Basic City’s Showroom specializes in small dishes, sandwiches and other small tastings, while serving up Basic City Beer and other wine, cider and soon cocktails. (Photo: Laura Peters/The News Leader)
WAYNESBORO – Opening up a restaurant during COVID-19 wasn’t Bart Lanman’s idea. But, it did give him the opportunity to put the finishing touches and take his time on the new restaurant concept to accompany his brewery, Basic City Beer Company.
He wanted to elevate what they did at Basic City Beer.
“We wanted to be able to compliment it with food and cider and soon cocktails,” he said. “For us, it’s a matter of offering something to eat while they enjoy their beer.”
The new spot, which is in the old Metalcrafters showroom, is just up the hill from the brewery. Paying homage to its original tenant, Lanman has dubbed it The Showroom.
The old Metalcrafters complex has seen a rebirth with Basic City Beer.
Basic City Beer opened in 2016 and has been expanding and renovating a portion of the old Metalcrafters building ever since. Soon, Lanman said they will be tackling a 10,000 square foot space that connects the brewery to the new Showroom restaurant, which will have a bigger restaurant space.
Since the building was already renovated, Lanman only needed to add his own flavor to the place with art work and other metalcrafters memorabilia. He has replicated the same aesthetic found in the brewery, putting a spin on some of the metalcrafter emblems, old Basic City Advance newspaper clippings and retro telephones and typewriters. It’s like a mix between a speakeasy, old hunt club and a salon, with modern updates and industrial flair.
The walls still are cased in wooden panels, making the inside of the restaurant intimate, cozy and dark. The bar, which has a zinc metal top, makes you feel like you’re in an underground lounge with its red chairs, hanging glasses and shelved bottles. The furthest dining room features a trippy wallpaper, that if you stare at it took long it looks like the animals on it are moving.
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Lanman says its food inspired by the past. He draws inspiration from the late 1800s and early 1900s, focusing on smoked, pickled and brined foods, while also giving it a southern flair. The restaurant doesn’t have a full kitchen. Instead, he’s using sous vide (where food is vacuum-sealed and is cooked in a water bath), larger toaster ovens and sandwich presses to make the made-to-order cooked dishes. They are also brining pickling and smoking their own meats to serve.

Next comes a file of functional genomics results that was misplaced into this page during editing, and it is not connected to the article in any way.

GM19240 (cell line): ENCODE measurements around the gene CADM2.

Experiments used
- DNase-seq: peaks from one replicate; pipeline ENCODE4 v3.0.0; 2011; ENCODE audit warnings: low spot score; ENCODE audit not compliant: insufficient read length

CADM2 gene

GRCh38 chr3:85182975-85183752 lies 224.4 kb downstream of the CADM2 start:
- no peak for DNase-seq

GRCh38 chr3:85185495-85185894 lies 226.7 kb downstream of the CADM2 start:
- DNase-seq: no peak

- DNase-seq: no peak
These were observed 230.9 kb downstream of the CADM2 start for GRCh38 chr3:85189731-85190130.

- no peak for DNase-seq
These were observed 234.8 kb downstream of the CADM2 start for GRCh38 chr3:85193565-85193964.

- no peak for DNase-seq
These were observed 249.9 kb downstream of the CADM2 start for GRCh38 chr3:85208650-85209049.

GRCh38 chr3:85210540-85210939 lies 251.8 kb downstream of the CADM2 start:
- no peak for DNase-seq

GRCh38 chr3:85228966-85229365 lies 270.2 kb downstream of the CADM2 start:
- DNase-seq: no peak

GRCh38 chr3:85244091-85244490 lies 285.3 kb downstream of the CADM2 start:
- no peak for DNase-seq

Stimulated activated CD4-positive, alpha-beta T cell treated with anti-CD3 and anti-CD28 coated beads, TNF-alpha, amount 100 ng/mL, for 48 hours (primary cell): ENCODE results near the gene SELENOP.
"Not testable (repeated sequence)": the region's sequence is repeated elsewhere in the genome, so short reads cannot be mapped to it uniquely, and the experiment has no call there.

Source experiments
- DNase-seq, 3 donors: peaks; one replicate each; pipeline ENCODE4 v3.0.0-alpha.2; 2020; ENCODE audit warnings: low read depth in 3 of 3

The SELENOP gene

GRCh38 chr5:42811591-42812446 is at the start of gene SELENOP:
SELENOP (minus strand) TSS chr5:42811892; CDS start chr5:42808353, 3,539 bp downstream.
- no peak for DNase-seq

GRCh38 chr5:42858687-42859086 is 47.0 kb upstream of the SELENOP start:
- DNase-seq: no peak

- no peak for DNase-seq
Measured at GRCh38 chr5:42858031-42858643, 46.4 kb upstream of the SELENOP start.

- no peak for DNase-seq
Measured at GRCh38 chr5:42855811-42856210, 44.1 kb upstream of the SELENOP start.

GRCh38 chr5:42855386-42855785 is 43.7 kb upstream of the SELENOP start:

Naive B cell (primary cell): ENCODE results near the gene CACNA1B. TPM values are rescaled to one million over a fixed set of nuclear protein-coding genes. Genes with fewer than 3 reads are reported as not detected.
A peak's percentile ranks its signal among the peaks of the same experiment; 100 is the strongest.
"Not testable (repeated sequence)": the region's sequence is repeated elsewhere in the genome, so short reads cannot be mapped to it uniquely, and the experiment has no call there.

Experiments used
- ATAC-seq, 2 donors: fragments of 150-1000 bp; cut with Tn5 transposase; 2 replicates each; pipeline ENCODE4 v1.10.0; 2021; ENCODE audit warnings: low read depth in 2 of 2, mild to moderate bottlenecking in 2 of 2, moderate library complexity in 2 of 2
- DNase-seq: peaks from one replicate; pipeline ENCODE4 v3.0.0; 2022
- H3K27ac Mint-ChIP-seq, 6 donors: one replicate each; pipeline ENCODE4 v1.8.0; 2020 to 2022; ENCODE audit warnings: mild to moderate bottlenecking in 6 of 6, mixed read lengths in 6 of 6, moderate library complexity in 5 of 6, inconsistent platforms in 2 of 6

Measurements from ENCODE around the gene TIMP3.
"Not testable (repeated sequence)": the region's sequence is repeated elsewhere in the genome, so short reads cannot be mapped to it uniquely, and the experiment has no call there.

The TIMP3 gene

Some items include a pastrami sandwich, corned beef, a French hipster sandwich featuring wine, balsamic and roasted garlic marinated pork that’s roasted, sliced and served with a quarter onion jam after it’s hot pressed with gruyere cheese.
“It’s so good,” an employee yells in passing at the brewery.
There’s also meats and cheese plates featuring the smoked, brined and pickled meats. And the sandwiches are big — eight and a quarter inches — for $10.
Service is both indoor and outdoor and those at the brewery can order food to enjoy with their beers.
Lanman calls Basic City Beer Company a campus now. They’ve recently added a patio, closer to The Showroom, and have a total of 300 seats indoors and outdoors.
The spot opened last weekend and Lanman said they made about 90 sandwiches on Saturday.
“We had a steady Friday and we didn’t advertise, except for Facebook,” he said.
The new restaurant also offers 10 different wines, two ciders and soon will offer in-house speciality cocktails. Wine and cider is also available down at the brewery. For now, it’s Lanman making the food. He and another employee are serving up dishes primarily on the weekends, with hours of The Showroom subject to change.
They’re leasing the space and didn’t have to do much rehab on it, since it’s been previously renovated.
Opening a new restaurant in the time of COVID-19 isn’t ideal, but Lanman made sure that all the protocol is in place. That includes socially distanced tables — both inside and out — and a mandatory mask wearing policy when entering the building.
“We can’t wait to be out of COVID,” he said.
A little history
Three businessmen from Harrisonburg — John Hall, Christopher Mast and Paul Cline — purchased the site for $725,000 in 2013. Now, Hall owns the majority share of the building.
According to a 2015 assessment, the 7-acre lot and buildings are estimated to be worth $763,400. By 2017, the assessment had jumped up to $1.1 million.
In October 2014, $600,000 from the Industrial Revitalization Fund program was being sought to revitalize the building. In 2015, the grant was approved and went toward Basic City Beer Company becoming a reality.
VM Acquisitions Waynesboro received the grant, which is awarded through the Virginia Department of Housing and Community Development. That grant was matched with more funding from VM Acquisitions making a total of $1.2 million to be used for renovating the showroom and foundry.
The building sits on East Main Street in Waynesboro with nearly 100,000 square feet of space. It currently has a few occupants, including woodworking and storage facilities.
It’s $1.8 million into the first phase of the building — which includes the brewery and the showroom. The rest of the building, which is expected to be the second phase of rehab, has been at a standstill.
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You can reach reporter Laura Peters at [email protected]. Follow her @peterslaura.
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